- Authenticity in marketing and messaging. Bizrate Insights found that around the 2021 holiday season, only 12% of US online shoppers said they “love deals — the more, the merrier!” compared to 31% the year prior. After a decade of corporate scandals, data breaches, and revelations about greenwashing and woke-washing, consumers are jaded. Fifty-two percent of US consumers can’t think of any company that leads the way when it comes to acting with authenticity, according to the Forrester Analytics ConsumerVoices Market Research Online Community, Q3 2021 (US), a consumer study Forrester ran in partnership with Remesh. The road to a truly authentic brand is complex, but retailers can start by taking small steps. For example, watch out for the trap of coercive and deceptive design. Instead, craft marketing to build a longer-term relationship with customers and keep them coming back or subscribing to a service, as short-term trickery will lead to repercussions.
- Offers they care about. In 2021, promotional email volume skyrocketed as brands worked to reengage customers. Rather than overwhelming customers with an influx of emails and offers, focus on understanding what your customers really want. What offers would encourage them to buy more of their holiday purchases online? This past holiday season, Bizrate data shows that free shipping with no minimum order value (51%), a discount on their total purchase (48%), guaranteed on-time delivery (35%), and free returns shipping (35%) were among the most prized offers for US shoppers. Of the 75 retailers we tracked over Thanksgiving weekend, only 29 offered free shipping with no minimum spend, and 22 of those were retailers that already offer the deal year-round (see Figure 2).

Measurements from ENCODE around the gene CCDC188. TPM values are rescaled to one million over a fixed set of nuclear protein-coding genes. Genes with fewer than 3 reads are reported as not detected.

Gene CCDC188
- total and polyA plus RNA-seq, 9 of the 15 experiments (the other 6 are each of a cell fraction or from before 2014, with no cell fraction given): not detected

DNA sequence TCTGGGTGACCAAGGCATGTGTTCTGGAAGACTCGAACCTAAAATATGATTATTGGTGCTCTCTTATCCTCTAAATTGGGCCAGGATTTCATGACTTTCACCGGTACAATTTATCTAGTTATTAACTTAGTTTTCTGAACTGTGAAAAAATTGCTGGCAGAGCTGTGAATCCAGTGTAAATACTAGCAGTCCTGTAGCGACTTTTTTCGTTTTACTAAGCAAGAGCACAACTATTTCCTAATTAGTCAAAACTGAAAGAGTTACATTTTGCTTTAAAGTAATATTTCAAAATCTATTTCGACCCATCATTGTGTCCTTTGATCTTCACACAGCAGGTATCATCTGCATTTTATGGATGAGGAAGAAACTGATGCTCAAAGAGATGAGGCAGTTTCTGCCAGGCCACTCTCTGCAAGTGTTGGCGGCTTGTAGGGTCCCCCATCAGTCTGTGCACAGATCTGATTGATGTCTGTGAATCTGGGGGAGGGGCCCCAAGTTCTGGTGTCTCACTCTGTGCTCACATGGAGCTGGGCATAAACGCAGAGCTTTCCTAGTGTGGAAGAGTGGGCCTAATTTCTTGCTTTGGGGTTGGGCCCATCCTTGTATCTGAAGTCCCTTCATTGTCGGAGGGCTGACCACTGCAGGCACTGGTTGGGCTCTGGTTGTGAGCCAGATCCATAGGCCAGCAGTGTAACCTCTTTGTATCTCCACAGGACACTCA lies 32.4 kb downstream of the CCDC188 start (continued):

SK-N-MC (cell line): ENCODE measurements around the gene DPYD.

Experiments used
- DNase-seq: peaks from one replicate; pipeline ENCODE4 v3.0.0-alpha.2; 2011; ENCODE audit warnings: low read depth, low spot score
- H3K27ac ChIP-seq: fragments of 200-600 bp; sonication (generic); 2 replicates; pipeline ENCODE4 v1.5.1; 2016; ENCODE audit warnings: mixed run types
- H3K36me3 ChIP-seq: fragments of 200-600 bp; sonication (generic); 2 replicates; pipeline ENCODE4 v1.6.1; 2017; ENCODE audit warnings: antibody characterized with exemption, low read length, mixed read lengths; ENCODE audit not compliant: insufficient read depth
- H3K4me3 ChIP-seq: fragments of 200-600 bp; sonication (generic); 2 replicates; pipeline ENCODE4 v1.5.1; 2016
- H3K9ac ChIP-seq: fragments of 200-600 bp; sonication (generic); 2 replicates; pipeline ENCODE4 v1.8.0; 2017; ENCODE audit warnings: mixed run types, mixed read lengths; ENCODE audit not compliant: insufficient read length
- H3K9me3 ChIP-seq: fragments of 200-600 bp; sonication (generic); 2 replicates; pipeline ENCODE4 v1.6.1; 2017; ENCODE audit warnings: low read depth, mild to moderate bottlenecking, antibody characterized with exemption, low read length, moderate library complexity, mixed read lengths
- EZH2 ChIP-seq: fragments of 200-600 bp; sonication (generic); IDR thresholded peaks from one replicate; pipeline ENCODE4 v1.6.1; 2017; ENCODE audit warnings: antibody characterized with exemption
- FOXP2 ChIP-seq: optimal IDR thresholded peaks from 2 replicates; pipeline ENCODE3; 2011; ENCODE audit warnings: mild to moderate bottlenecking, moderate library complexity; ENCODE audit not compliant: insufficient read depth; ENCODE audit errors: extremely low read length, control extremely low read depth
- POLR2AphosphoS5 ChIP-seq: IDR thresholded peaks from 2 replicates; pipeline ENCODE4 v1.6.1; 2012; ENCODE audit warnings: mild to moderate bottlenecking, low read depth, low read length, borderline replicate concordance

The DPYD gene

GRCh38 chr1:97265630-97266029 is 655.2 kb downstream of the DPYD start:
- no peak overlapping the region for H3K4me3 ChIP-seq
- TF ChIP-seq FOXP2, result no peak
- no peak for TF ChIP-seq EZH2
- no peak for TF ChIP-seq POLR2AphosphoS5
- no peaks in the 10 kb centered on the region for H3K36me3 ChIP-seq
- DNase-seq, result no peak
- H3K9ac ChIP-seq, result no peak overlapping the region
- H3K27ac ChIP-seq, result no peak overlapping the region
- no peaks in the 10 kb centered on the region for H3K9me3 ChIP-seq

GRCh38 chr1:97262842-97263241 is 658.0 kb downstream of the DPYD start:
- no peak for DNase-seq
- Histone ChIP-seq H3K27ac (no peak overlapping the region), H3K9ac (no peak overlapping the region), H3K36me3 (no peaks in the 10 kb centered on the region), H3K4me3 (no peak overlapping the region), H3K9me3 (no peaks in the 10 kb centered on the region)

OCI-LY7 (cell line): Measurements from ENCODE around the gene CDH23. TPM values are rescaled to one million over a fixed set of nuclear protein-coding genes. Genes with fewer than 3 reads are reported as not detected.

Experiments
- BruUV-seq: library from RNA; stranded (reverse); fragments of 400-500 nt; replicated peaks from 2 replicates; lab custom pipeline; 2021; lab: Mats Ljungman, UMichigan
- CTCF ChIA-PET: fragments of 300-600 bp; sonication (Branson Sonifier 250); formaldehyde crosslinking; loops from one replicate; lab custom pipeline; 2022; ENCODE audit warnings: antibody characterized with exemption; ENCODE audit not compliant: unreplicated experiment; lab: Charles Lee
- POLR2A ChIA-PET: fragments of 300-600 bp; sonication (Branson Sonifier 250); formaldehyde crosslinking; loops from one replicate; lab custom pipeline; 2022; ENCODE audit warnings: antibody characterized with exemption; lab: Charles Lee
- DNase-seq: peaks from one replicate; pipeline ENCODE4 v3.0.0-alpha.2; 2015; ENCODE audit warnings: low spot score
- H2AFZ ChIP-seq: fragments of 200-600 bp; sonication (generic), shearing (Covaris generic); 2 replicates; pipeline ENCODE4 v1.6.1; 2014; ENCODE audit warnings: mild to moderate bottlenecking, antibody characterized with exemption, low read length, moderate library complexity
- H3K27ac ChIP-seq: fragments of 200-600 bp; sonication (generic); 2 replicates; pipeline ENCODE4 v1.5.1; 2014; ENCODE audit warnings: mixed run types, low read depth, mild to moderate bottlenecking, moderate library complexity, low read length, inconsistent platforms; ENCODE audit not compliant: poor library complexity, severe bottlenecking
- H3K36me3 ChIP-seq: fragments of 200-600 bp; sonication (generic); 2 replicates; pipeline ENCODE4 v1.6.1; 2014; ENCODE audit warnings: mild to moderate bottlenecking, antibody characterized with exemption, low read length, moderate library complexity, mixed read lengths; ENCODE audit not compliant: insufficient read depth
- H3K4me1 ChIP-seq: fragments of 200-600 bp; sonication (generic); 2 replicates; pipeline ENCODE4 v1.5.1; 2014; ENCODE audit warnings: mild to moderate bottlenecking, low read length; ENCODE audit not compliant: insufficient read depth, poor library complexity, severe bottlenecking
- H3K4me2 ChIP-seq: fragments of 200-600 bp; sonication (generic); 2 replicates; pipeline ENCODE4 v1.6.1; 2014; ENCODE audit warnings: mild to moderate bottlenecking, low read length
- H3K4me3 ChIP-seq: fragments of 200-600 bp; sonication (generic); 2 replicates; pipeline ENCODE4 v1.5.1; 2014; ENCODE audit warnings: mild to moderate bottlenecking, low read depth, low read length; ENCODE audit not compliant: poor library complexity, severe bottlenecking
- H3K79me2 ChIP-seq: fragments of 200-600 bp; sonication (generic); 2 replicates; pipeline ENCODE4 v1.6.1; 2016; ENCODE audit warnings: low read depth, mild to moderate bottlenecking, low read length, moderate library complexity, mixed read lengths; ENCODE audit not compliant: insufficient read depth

- Special treatment for loyalty members. For 60% of US online adults who are loyalty program members, getting special treatment is important — so show your best customers how much you value them, even beyond discounts. Target leveraged insights from its Circle loyalty program during the 2021 holiday season to better understand its customers and personalize its offers. The result? An $8 to $10 lift in promotional basket size compared to mass offers and a conversion rate of 70% compared to 40%.
- Shipping information incorporated into ads. In anticipation of supply chain troubles during the 2021 holiday season, consumers were proactive: Forrester’s data shows 49% of US online adults who shopped for the 2021 winter holidays said they always purchased online to ensure the items they wanted were in stock and available to ship. And 48% of them purchased early to get orders on time. To set expectations and win over hesitant customers, include estimated delivery dates, shipping time frames, and alternatives such as curbside pickup in your holiday advertising — including onsite ads. Barnes & Noble included a shipping timeline on its site as early as Cyber Monday, while other retailers opted to send shipping reminders via email when the cutoffs got closer.